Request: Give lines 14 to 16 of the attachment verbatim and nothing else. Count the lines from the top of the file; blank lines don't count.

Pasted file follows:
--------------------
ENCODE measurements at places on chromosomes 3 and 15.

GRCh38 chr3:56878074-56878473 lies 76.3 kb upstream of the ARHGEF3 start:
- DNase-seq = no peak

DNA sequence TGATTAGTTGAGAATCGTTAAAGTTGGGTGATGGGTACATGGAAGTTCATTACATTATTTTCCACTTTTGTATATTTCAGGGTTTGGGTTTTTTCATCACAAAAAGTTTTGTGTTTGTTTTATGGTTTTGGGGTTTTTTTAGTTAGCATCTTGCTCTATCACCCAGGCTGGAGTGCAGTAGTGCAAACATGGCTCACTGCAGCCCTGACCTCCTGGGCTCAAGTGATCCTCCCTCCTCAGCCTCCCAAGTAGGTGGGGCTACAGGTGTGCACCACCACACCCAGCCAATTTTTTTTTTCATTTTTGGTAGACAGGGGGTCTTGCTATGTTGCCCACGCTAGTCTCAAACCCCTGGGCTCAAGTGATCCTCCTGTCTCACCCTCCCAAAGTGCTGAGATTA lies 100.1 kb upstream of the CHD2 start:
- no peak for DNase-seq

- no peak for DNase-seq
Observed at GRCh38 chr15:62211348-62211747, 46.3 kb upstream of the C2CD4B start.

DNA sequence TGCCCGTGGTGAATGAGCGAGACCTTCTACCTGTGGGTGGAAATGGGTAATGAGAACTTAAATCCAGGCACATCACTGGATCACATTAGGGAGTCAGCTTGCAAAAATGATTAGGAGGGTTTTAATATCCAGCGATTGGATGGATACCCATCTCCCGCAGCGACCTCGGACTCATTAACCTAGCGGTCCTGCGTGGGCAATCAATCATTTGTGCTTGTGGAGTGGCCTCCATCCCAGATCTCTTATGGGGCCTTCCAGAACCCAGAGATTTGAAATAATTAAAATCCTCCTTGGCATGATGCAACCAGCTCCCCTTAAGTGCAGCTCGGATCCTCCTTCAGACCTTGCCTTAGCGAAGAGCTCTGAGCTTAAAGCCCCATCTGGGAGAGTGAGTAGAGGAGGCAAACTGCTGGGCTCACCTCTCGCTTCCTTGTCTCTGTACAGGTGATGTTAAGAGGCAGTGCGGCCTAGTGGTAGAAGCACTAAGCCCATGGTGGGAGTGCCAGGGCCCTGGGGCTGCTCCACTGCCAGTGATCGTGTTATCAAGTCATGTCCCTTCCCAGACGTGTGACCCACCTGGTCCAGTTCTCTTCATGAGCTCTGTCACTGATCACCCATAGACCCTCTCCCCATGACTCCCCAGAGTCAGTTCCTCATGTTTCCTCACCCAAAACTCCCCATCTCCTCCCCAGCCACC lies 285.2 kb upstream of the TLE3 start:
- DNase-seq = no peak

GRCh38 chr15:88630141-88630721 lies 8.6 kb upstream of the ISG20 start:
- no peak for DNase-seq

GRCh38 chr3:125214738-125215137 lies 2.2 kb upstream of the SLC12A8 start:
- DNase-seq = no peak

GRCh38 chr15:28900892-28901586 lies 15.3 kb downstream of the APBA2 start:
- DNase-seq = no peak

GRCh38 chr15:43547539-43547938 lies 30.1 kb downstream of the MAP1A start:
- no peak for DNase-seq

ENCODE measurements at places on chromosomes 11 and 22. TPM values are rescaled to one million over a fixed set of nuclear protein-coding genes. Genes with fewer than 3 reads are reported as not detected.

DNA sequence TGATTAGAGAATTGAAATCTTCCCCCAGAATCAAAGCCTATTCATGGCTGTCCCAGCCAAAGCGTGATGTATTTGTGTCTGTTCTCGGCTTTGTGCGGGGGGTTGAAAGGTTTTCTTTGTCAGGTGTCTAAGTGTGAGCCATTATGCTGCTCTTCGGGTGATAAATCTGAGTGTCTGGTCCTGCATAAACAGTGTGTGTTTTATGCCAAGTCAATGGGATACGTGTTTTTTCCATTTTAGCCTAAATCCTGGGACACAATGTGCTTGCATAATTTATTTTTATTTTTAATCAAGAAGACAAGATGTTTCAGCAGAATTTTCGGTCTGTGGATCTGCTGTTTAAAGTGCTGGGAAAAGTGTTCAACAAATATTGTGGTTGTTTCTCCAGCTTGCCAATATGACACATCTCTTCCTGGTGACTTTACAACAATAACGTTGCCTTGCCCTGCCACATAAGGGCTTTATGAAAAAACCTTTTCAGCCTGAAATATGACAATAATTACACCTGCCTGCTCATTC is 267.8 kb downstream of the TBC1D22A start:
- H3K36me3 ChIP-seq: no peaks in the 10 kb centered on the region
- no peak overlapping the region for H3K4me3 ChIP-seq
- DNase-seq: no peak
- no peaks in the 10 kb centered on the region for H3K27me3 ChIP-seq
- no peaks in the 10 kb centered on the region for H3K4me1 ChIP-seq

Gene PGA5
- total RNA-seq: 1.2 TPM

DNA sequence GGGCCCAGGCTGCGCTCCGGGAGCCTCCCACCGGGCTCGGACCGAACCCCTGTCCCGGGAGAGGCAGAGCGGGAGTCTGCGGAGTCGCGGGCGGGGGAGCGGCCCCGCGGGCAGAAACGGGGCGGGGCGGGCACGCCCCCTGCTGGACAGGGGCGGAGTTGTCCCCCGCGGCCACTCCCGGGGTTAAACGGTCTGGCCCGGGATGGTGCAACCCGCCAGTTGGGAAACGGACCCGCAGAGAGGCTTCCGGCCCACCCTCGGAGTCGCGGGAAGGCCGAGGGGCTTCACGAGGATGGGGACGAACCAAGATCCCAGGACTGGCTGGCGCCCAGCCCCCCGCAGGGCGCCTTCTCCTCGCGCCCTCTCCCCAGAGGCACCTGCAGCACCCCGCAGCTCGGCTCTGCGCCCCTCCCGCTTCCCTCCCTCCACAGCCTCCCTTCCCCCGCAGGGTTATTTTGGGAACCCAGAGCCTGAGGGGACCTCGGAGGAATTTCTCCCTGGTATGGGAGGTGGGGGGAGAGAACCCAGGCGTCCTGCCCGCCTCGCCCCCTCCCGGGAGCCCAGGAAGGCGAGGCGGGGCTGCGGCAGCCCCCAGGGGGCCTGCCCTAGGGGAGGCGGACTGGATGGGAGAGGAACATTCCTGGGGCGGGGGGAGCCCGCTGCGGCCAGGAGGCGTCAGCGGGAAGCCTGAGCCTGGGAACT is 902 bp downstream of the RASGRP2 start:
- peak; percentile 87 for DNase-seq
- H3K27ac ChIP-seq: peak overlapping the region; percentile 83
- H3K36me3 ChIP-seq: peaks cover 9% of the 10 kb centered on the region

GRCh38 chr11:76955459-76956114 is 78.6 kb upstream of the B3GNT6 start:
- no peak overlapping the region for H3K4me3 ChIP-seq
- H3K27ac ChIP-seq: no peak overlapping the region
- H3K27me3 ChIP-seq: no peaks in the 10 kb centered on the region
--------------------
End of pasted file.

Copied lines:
GRCh38 chr15:28900892-28901586 lies 15.3 kb downstream of the APBA2 start:
- DNase-seq = no peak

GRCh38 chr15:43547539-43547938 lies 30.1 kb downstream of the MAP1A start: